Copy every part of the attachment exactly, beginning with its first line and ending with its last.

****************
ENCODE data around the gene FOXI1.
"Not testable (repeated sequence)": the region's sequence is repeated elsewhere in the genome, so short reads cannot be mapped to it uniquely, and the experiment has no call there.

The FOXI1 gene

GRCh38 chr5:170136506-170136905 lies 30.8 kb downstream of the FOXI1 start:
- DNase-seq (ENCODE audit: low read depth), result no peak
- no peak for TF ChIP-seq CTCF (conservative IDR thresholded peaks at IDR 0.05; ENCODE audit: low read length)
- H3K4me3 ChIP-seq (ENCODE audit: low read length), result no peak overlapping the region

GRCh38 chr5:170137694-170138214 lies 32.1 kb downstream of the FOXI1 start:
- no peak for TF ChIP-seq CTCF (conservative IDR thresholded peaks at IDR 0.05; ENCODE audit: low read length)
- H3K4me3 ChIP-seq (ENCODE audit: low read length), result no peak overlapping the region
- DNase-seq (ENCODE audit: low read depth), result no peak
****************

ENCODE data around the gene FOXI1.
"Not testable (repeated sequence)": the region's sequence is repeated elsewhere in the genome, so short reads cannot be mapped to it uniquely, and the experiment has no call there.

The FOXI1 gene

GRCh38 chr5:170136506-170136905 lies 30.8 kb downstream of the FOXI1 start:
- DNase-seq (ENCODE audit: low read depth), result no peak
- no peak for TF ChIP-seq CTCF (conservative IDR thresholded peaks at IDR 0.05; ENCODE audit: low read length)
- H3K4me3 ChIP-seq (ENCODE audit: low read length), result no peak overlapping the region

GRCh38 chr5:170137694-170138214 lies 32.1 kb downstream of the FOXI1 start:
- no peak for TF ChIP-seq CTCF (conservative IDR thresholded peaks at IDR 0.05; ENCODE audit: low read length)
- H3K4me3 ChIP-seq (ENCODE audit: low read length), result no peak overlapping the region
- DNase-seq (ENCODE audit: low read depth), result no peak